In preparing this report, Jumbunna Institute for Indigenous Education and Research engaged with First Nations media organisations in very remote, regional and urban communities across Australia. Their representatives welcomed us and trusted us to share their stories and experiences.
The report benefited from input by stakeholders from across the Australian First Nations Broadcasting and Media Sector (AFNBMS). This report was created via input fromThe Central Australian Aboriginal Media Association (CAAMA), Goolarri Media Enterprises (GME), Pilbara and Kimberley Aboriginal Media (PAKAM) and Batchelor Institute of Indigenous Tertiary Education (Batchelor Institute), and with particular mention going to First Nations Media Australia for the invaluable support and information provided for this report.
Further input was received from delegates at the Converge First Nations Media National Conferences held in Brisbane in March 2018 and Sydney in November 2018, as well as via webinars and industry working group meetings and through feedback on the draft report. We greatly appreciate these contributions.
- The purpose of this research is to identify specific employment and skills development initiatives which not only build capacity within the Australian First Nations Broadcasting and Media Sector (AFNBMS), but also move the sector closer to achieving the Australian Government’s 90% Aboriginal and Torres Strait Islander employment goal by 2020.
- The report recommends that there be a pursuit for increase in employment and skills funding. This Employment and Skills Development (ESD) Strategy report endorses First Nations Media Australia's (FNMA) call on the government to increase funding for employment and skills development and targeted areas of development (news, archiving, content development) within its 9 Key Calls for Action. This will help to build the capacity of FNMOs as employment and training hubs in their communities and formalise much of the work already occurring within the sector. Funding new positions as well as formal and informal training programs will build much needed capacity within the sector, enable succession and career pathways, and help close the gap on Indigenous employment.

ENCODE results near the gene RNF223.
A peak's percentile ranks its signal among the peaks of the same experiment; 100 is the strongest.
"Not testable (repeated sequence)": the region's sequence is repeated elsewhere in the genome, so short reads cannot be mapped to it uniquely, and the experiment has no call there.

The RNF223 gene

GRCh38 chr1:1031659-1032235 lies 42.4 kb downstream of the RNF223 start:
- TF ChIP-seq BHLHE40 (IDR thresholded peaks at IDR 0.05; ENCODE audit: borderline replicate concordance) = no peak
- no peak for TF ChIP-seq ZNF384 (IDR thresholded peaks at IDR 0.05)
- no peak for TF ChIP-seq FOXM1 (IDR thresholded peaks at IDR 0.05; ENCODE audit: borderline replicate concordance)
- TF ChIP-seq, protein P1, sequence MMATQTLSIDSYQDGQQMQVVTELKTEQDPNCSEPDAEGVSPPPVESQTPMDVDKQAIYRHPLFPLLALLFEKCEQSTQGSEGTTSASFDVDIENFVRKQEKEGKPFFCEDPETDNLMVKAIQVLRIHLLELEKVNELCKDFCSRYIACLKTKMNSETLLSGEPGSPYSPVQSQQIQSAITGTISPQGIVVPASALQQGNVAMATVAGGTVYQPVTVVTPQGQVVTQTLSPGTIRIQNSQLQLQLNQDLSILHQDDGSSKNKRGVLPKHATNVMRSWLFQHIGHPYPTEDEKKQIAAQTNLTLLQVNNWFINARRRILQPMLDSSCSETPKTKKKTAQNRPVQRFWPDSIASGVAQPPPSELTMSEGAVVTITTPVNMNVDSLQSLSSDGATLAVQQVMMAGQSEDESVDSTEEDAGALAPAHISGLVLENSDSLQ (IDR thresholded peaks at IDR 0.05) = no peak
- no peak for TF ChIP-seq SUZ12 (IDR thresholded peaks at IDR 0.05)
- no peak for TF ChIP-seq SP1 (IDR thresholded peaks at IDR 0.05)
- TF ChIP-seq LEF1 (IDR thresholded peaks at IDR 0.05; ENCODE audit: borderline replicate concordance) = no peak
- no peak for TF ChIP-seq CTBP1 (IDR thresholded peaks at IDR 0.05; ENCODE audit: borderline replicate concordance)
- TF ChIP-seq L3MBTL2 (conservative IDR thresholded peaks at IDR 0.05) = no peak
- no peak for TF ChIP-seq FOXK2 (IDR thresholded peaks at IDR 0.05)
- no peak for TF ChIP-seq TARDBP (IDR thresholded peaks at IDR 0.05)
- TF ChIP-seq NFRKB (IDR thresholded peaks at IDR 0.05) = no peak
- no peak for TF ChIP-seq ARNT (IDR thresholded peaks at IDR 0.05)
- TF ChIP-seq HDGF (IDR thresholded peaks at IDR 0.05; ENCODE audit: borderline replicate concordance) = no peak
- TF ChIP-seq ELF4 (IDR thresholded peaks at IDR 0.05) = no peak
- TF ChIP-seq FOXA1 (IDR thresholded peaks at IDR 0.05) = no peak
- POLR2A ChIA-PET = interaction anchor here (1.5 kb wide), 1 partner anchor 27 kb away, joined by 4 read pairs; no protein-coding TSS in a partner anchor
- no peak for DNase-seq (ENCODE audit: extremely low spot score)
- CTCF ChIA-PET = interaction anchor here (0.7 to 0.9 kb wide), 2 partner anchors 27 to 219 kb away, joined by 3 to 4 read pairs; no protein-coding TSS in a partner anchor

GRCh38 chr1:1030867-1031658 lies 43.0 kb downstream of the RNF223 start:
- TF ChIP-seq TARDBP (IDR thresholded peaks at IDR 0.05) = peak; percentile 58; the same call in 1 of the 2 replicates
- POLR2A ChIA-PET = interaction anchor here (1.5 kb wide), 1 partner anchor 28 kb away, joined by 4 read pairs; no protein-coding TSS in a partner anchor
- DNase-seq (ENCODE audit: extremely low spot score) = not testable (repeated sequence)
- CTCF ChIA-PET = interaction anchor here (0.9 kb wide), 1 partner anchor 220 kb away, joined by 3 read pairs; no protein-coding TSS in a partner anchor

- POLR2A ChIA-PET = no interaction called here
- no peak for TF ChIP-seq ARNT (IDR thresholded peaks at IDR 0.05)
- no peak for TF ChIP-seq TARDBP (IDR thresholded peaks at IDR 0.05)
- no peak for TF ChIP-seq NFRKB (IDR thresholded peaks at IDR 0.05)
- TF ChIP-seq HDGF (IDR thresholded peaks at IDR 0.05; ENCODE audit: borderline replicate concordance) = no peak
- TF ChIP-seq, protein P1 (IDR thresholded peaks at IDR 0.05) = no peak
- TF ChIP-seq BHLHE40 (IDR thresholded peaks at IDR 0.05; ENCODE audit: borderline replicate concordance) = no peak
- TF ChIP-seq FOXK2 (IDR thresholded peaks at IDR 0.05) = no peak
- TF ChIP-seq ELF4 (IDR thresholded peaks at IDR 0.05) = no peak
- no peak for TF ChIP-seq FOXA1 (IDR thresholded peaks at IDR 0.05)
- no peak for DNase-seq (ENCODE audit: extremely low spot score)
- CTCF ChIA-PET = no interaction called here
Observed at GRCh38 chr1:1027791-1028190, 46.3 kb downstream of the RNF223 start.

- Currently in Australia, there are over 230 licensed broadcasting sites coordinated by 35 Australian Government First Nations Media Organisations (FNMOs) with a further 40 unfunded re-transmission sites. FNMOs provide the facilities, skills and tools for local self-representation by the diverse First Nations communities across remote, regional and urban Australia.
- Previous governments reports about the Indigenous Broadcasting Program (1999, 2000, 2006, 2010) have identified the potential of a well-resourced and skilled Indigenous broadcasting and media sector playing a powerful role in reinforcing Australian Government objectives in helping to close the gap between Indigenous and non-Indigenous Australians and supporting reconciliation outcomes. However, the 2010 ‘Review of Australian Government Investment in the Indigenous Broadcasting and Media Sector’ found that the sector is “under-resourced, lacks critical capacity and skills” to provide needed pathways for Indigenous peoples and opportunities at all levels within the sector.
- Key insights from this report show that “Indigenous Broadcasting Services (IBS)’s provide much more than radio – they are community assets that contribute to strengthening culture, community development and the local economy” and are “contributing towards more of the Government’s priorities than is currently realised.”